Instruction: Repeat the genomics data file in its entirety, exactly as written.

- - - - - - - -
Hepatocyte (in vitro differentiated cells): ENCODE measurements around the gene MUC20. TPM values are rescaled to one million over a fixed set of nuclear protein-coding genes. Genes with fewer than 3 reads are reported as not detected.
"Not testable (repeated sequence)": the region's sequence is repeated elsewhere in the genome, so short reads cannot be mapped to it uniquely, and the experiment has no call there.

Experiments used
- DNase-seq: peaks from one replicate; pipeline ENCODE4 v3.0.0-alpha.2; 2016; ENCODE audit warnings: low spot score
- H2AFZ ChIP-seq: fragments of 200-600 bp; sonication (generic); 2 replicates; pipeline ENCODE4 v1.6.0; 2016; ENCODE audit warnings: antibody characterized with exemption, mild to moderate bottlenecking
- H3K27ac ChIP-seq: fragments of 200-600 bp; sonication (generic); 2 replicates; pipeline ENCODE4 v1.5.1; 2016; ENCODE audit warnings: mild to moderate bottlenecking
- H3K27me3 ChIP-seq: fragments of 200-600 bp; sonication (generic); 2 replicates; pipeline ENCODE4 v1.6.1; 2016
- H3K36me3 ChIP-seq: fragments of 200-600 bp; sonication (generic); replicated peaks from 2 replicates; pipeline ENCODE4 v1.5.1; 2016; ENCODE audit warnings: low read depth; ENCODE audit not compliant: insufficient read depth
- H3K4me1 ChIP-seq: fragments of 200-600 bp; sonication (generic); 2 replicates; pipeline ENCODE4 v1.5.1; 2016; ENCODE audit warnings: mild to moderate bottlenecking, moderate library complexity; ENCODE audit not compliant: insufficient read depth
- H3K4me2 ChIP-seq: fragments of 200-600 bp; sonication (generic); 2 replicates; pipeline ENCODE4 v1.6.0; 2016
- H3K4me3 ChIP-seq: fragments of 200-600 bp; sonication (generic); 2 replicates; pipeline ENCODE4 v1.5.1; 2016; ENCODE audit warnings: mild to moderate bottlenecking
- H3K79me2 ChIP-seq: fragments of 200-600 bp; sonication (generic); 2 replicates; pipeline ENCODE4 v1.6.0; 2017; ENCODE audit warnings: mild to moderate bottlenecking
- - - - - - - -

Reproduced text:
Hepatocyte (in vitro differentiated cells): ENCODE measurements around the gene MUC20. TPM values are rescaled to one million over a fixed set of nuclear protein-coding genes. Genes with fewer than 3 reads are reported as not detected.
"Not testable (repeated sequence)": the region's sequence is repeated elsewhere in the genome, so short reads cannot be mapped to it uniquely, and the experiment has no call there.

Experiments used
- DNase-seq: peaks from one replicate; pipeline ENCODE4 v3.0.0-alpha.2; 2016; ENCODE audit warnings: low spot score
- H2AFZ ChIP-seq: fragments of 200-600 bp; sonication (generic); 2 replicates; pipeline ENCODE4 v1.6.0; 2016; ENCODE audit warnings: antibody characterized with exemption, mild to moderate bottlenecking
- H3K27ac ChIP-seq: fragments of 200-600 bp; sonication (generic); 2 replicates; pipeline ENCODE4 v1.5.1; 2016; ENCODE audit warnings: mild to moderate bottlenecking
- H3K27me3 ChIP-seq: fragments of 200-600 bp; sonication (generic); 2 replicates; pipeline ENCODE4 v1.6.1; 2016
- H3K36me3 ChIP-seq: fragments of 200-600 bp; sonication (generic); replicated peaks from 2 replicates; pipeline ENCODE4 v1.5.1; 2016; ENCODE audit warnings: low read depth; ENCODE audit not compliant: insufficient read depth
- H3K4me1 ChIP-seq: fragments of 200-600 bp; sonication (generic); 2 replicates; pipeline ENCODE4 v1.5.1; 2016; ENCODE audit warnings: mild to moderate bottlenecking, moderate library complexity; ENCODE audit not compliant: insufficient read depth
- H3K4me2 ChIP-seq: fragments of 200-600 bp; sonication (generic); 2 replicates; pipeline ENCODE4 v1.6.0; 2016
- H3K4me3 ChIP-seq: fragments of 200-600 bp; sonication (generic); 2 replicates; pipeline ENCODE4 v1.5.1; 2016; ENCODE audit warnings: mild to moderate bottlenecking
- H3K79me2 ChIP-seq: fragments of 200-600 bp; sonication (generic); 2 replicates; pipeline ENCODE4 v1.6.0; 2017; ENCODE audit warnings: mild to moderate bottlenecking